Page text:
ஞாயிறு, 30 ஏப்ரல், 2017

Bridging the chasm

-Suganthy Krishnamachari


Ramanuja showed the continuity of tradition in the realms of both philosophy and religion

Ramanuja’s biggest challenge was in the philosophical realm. While the bheda srutis talk about the distinction between the Jiva and the Paramatma, the abheda srutis posit the identity of the Jiva with the Supreme One. They seemed mutually exclusive, until Ramanuja found a way to bridge the chasm. The reconciling text is called the ghataka sruti.

Jivatma and Prakrti have an abiding bond with God. The soul and Prakrti are attributes or modes of Isvara. But the Prakrti constitutes bondage as far as Jivatma is concerned. Jivatma has to strive to reach Him, and for this He is the means. So the means and the end coalesce into one, in the Visishtadvaita system.

This philosophy serves another more practical purpose too. When we are told that we are all but the body of the Supreme One, in one stroke it eliminates the possibility of abusing another. Passages that talk of Brahman being alone, without a second, refer to the state of Pralaya (dissolution). Here matter and souls remain in a subtle state. When Pralaya ends and creation takes place, the sookshma sareera (the subtle body) becomes the sthula sareera (gross body).

The great reconciler

Ramanuja’s God of auspicious qualities is the ‘uyarvara uyarnalam udaiyavan’ of Nammazhwar. In Thiruvoimozhi 3-8 (Mudiyane), we find a synesthetic experience described. Synesthesia is a state where the senses perform more than the functions they normally would. In Nammazhwar’s case, the senses are so eager to serve the Lord, that they behave synesthetically. His eyes want to offer flowers, his hands want to sing His praises! And when Ramanuja shows us a God full of kalyana gunas, we can understand Nammazhwar’s experience.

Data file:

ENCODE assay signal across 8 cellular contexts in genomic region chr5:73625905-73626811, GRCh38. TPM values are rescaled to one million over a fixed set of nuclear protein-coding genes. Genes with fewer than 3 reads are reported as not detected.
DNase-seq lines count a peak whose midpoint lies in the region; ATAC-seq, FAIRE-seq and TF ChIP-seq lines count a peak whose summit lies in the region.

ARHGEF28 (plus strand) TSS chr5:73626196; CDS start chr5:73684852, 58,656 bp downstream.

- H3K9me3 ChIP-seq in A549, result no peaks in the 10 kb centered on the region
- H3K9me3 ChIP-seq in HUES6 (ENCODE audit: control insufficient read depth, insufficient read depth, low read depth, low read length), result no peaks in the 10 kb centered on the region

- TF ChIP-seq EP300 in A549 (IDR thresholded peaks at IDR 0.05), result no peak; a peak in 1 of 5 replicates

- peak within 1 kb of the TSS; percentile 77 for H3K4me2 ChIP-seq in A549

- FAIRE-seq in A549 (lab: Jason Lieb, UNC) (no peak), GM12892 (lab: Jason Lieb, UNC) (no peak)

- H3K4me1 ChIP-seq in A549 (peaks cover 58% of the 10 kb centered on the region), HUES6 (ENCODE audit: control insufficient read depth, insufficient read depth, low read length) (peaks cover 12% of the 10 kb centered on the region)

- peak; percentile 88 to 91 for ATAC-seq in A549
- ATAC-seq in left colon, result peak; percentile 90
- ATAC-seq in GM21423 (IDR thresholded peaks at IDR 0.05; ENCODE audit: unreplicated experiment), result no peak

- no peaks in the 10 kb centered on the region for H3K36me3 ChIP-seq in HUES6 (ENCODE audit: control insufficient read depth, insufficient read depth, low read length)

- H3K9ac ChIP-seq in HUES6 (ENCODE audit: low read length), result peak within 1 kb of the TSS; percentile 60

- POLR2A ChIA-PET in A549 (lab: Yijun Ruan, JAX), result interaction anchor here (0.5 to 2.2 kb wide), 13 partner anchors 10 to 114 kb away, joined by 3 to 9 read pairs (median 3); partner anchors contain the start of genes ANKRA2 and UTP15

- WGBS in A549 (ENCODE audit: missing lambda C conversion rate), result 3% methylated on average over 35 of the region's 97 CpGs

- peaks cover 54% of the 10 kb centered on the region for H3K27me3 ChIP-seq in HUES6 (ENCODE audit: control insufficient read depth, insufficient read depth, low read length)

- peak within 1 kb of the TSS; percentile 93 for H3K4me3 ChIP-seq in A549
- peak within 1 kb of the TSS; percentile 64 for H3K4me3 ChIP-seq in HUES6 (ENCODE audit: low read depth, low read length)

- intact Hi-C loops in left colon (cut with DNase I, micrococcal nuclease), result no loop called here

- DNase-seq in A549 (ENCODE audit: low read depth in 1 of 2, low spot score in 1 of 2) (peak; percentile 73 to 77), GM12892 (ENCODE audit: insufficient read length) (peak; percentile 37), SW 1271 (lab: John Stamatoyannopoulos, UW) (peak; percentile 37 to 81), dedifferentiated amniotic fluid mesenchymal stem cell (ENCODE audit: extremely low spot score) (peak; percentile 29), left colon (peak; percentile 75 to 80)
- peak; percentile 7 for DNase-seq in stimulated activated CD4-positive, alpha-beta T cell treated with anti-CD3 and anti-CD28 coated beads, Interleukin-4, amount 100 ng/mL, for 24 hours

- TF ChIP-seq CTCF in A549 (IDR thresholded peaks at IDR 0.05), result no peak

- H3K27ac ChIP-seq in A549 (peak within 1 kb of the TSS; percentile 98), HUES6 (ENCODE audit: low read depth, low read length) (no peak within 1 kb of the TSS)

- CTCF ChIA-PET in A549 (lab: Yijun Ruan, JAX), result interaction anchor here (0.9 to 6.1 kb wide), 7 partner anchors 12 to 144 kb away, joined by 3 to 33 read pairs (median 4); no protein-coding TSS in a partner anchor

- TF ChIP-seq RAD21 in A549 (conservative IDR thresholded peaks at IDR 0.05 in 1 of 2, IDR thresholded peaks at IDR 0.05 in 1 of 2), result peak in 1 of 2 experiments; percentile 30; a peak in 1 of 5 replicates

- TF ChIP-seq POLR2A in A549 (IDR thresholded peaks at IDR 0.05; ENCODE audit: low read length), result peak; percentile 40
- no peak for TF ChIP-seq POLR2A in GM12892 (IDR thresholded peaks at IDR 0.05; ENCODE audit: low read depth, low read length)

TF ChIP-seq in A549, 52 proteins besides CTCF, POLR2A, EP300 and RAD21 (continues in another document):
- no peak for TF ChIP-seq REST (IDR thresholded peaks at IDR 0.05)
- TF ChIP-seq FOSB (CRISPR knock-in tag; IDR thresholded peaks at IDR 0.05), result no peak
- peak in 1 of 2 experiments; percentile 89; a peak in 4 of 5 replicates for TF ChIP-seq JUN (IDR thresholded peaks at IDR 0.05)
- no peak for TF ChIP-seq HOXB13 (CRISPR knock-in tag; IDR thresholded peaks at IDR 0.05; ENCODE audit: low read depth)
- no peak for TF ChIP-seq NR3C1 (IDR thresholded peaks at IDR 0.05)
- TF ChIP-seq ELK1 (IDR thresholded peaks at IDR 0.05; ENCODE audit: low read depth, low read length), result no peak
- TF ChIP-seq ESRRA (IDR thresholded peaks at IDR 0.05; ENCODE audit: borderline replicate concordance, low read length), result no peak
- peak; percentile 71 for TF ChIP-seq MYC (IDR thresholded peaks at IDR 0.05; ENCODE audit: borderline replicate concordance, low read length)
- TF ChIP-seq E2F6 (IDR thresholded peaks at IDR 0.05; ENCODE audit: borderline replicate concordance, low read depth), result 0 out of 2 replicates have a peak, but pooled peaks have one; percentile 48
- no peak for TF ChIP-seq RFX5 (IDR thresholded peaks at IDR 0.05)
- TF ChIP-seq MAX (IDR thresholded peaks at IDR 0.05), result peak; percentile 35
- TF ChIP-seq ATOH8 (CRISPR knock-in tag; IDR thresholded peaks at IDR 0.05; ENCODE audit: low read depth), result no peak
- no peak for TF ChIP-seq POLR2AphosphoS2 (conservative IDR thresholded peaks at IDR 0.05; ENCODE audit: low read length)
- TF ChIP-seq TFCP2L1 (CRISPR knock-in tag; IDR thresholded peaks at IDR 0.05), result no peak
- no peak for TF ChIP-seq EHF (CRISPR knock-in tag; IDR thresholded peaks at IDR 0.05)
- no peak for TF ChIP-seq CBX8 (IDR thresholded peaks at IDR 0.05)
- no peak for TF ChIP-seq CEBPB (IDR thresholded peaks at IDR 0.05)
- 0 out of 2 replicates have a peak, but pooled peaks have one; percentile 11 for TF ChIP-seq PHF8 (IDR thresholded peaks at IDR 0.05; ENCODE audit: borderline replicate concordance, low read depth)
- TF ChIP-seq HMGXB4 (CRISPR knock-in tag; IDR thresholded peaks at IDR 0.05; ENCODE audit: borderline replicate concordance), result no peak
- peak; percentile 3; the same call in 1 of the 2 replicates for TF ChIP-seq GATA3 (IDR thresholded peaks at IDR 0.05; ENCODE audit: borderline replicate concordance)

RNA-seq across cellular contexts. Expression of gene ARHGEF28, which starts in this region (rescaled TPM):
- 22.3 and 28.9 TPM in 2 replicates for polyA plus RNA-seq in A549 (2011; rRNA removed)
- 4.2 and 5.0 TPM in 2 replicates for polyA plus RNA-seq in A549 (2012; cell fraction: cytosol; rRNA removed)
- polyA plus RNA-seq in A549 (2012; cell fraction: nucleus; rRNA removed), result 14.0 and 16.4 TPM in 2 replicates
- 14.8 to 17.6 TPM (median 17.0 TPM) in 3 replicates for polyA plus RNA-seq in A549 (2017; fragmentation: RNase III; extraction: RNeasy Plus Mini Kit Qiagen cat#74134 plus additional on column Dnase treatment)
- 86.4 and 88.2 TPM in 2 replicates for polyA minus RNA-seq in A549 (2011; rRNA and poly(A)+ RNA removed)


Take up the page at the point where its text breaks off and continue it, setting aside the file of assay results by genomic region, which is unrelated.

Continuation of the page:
In his Agamapraamaanya, Yamunacharyasays the validity of the Pancharatra is unquestionable. Pancharatra works, Lakshmi Tantra and Ahirbuddhnya Samhita talk of surrender as the easiest way of reaching God. Ramanuja wrote Nitya, which lays down ritual observances and here the influence of the Pancharatra is clear. Ramanuja gave us a combination of philosophy and theism. By pegging his philosophy and God to our ancient texts, Ramanuja showed us the continuity of our tradition in the realms of both philosophy and religion. As Dr. K.C. Varadachari wrote, Ramanuja’s Ubhaya Vedanta was the “synthesis of revelation (sruti) and the mystic experiences of Reality (anubhava).”

Sociologist Cooley says of the qualities of a leader: “There is a definiteness about him, which makes us feel he will not leave us drifting, but will set a course, will substitute action for doubt and give our energies an outlet.” Ramanuja did all of these. The aspects of daily worship mentioned in Nitya can easily take an hour. We then have to study Sri Bhashya, visit temples, chant the Dvaya mantra. With such a 24-hour engagement with God, where is the time for us to fall prey to temptation?

In Ramanuja’s scheme, there is no conflict between metaphysics and philosophy; no conflict between spiritual aspirations and performance of duties; there are no linguistic conflicts either. He gave us a prescription, which if we follow, there can be no conflicts in our lives.


Courtesy: The Hindu- Friday Review


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